Emanations: The Art of the Cameraless Photograph

Emanations: The Art of the Cameraless Photograph

4.38 (8 ratings by Goodreads)
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4.38 (8 ratings by Goodreads)

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Since the early 19th century and the invention of photography, artists have been experimenting with various methods for creating photographs without a camera. At once exhaustive and compelling, this book reveals the myriad approaches artists have used to create photographic images using just paper and a source of radiation. Simultaneously a chronological history and a thematic study, this book explores a range of practices, some of which have been in use for more than a century, while others are entirely contemporary. From placing objects on light-sensitive paper and drawing on blackened glass plates to radiography, photocopying, and digital scanning, this is an elemental kind of photography that repudiates the idea that technology advances in only one direction. By eliminating the camera, artists are able to focus on other ways of making photographic pictures. They allow the world to leave its own imprint, to speak for itself as itself. This volume includes 160exquisitely reproduced works of this kind. In turns abstract and realist, haunting and intricate, they seem to capture the very essence of their subjects.Featuring artists from the 19th century to today, this book explores cameraless photography as an important and influential medium that deserves to be included at the forefront of today's conversations about contemporary art.
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Product details

  • Hardback | 192 pages
  • 250 x 290 x 22.86mm | 1,451.5g
  • Munich, Germany
  • English
  • 160 Illustrations, unspecified
  • 379135504X
  • 9783791355047
  • 304,242

Review quote

..".all the pictures are dazzling, explosive and liberating to the medium in much the same way that the birth of abstraction freed painting from its earthly bounds."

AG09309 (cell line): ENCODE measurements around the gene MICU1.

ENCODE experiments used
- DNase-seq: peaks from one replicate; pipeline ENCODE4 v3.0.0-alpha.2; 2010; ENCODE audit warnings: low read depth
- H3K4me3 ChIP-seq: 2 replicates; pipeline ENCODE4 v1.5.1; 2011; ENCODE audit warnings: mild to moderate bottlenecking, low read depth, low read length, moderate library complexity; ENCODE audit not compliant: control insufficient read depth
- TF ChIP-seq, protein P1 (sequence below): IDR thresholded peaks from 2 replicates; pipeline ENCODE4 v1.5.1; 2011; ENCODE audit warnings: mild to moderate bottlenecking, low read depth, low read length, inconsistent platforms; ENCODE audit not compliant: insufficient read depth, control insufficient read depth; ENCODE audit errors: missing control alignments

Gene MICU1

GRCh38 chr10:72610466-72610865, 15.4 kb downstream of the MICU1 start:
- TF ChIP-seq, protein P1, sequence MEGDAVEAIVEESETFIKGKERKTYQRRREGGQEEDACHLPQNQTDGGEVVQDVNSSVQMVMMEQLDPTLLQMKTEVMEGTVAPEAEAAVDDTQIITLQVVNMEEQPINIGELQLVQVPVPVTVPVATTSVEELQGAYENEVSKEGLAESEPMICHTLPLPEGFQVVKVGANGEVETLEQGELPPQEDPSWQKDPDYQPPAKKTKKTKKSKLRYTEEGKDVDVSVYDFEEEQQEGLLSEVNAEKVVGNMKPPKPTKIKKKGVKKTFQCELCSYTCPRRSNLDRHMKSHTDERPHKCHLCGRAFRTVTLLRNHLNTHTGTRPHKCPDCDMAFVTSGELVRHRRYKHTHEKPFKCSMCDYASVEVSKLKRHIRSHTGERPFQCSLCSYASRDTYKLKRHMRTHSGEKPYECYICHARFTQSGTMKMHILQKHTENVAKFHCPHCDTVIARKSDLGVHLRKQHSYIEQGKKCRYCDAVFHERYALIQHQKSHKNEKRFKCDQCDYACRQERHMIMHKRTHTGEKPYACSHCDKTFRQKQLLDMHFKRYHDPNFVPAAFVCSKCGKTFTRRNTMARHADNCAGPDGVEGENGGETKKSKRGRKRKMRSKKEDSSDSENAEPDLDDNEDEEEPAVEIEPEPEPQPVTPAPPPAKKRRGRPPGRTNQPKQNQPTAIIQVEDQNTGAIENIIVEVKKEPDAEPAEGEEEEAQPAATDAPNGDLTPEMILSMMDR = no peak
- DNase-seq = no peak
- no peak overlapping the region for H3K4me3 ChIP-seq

-The New York Times "

Opening with a 45-page essay by Batchen, the catalogue is ambitious in both scope and breadth of coverage, providing informed access to every generation of photographers from inventors Nicephore Niepce (1765-1833) and William Henry Fox Talbot (1800-77) onward. In addition to demonstrating the range of this interesting aspect of the medium, these images happen to be beautiful, so the catalogue is a pleasure to study. Summing up: a a a Highly Recommended."

"Batchen's book provides a fascinating account of developments in science at the turn of the 20th century in the use of cameraless photography to uncover the inner life of things."
-The Big Idea, New Zealand

"Ultimately, the success of this publication rests on two closely interwoven components, both well resolved. On the one hand, Batchen has assembled a rich and diverse sampling of representative images, each testifying in its way to the unique creative and expressive potential of the cameraless photograph. On the other hand, his detailed probing of these images, the context of their production, and their significance vis-a-vis lens-based photographs makes it increasingly difficult to continue treating them 'as second-class citizens' (p. 5) within the larger history of photography."
-Ciel Variable
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About ,Geoffrey Batchen

GEOFFREY BATCHEN is a photographic historian who has published numerous works on the subject and curated exhibitions around the world. He is currently a professor at Victoria University of Wellington in New Zealand.
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Rating details

8 ratings
4.38 out of 5 stars
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3 12% (1)
2 0% (0)
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